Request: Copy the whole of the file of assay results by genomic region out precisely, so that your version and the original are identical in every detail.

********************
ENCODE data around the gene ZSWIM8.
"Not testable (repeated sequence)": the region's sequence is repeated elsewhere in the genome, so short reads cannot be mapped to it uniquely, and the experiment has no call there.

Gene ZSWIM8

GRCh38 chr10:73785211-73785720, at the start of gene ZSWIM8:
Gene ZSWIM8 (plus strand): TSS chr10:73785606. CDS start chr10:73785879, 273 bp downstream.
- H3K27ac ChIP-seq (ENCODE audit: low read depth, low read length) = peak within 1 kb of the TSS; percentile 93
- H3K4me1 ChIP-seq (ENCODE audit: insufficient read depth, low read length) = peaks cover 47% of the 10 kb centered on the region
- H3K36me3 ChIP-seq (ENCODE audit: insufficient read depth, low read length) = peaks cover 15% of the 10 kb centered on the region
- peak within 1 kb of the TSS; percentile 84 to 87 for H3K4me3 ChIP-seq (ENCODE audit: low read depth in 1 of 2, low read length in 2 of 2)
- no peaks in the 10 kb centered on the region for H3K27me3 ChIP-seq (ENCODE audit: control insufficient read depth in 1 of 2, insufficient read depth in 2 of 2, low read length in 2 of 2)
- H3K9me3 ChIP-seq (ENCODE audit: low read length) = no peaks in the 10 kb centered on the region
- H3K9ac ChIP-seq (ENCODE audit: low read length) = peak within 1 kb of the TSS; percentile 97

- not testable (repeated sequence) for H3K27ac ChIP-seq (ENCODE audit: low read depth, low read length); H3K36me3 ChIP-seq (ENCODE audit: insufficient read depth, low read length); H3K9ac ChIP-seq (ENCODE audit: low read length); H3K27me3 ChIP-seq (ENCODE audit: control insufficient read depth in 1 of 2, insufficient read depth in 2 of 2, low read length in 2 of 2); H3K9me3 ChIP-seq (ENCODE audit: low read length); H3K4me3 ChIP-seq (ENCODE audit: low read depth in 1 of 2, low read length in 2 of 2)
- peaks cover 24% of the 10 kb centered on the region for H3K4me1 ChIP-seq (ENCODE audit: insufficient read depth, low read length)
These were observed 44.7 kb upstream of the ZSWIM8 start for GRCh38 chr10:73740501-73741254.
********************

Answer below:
ENCODE data around the gene ZSWIM8.
"Not testable (repeated sequence)": the region's sequence is repeated elsewhere in the genome, so short reads cannot be mapped to it uniquely, and the experiment has no call there.

Gene ZSWIM8

GRCh38 chr10:73785211-73785720, at the start of gene ZSWIM8:
Gene ZSWIM8 (plus strand): TSS chr10:73785606. CDS start chr10:73785879, 273 bp downstream.
- H3K27ac ChIP-seq (ENCODE audit: low read depth, low read length) = peak within 1 kb of the TSS; percentile 93
- H3K4me1 ChIP-seq (ENCODE audit: insufficient read depth, low read length) = peaks cover 47% of the 10 kb centered on the region
- H3K36me3 ChIP-seq (ENCODE audit: insufficient read depth, low read length) = peaks cover 15% of the 10 kb centered on the region
- peak within 1 kb of the TSS; percentile 84 to 87 for H3K4me3 ChIP-seq (ENCODE audit: low read depth in 1 of 2, low read length in 2 of 2)
- no peaks in the 10 kb centered on the region for H3K27me3 ChIP-seq (ENCODE audit: control insufficient read depth in 1 of 2, insufficient read depth in 2 of 2, low read length in 2 of 2)
- H3K9me3 ChIP-seq (ENCODE audit: low read length) = no peaks in the 10 kb centered on the region
- H3K9ac ChIP-seq (ENCODE audit: low read length) = peak within 1 kb of the TSS; percentile 97

- not testable (repeated sequence) for H3K27ac ChIP-seq (ENCODE audit: low read depth, low read length); H3K36me3 ChIP-seq (ENCODE audit: insufficient read depth, low read length); H3K9ac ChIP-seq (ENCODE audit: low read length); H3K27me3 ChIP-seq (ENCODE audit: control insufficient read depth in 1 of 2, insufficient read depth in 2 of 2, low read length in 2 of 2); H3K9me3 ChIP-seq (ENCODE audit: low read length); H3K4me3 ChIP-seq (ENCODE audit: low read depth in 1 of 2, low read length in 2 of 2)
- peaks cover 24% of the 10 kb centered on the region for H3K4me1 ChIP-seq (ENCODE audit: insufficient read depth, low read length)
These were observed 44.7 kb upstream of the ZSWIM8 start for GRCh38 chr10:73740501-73741254.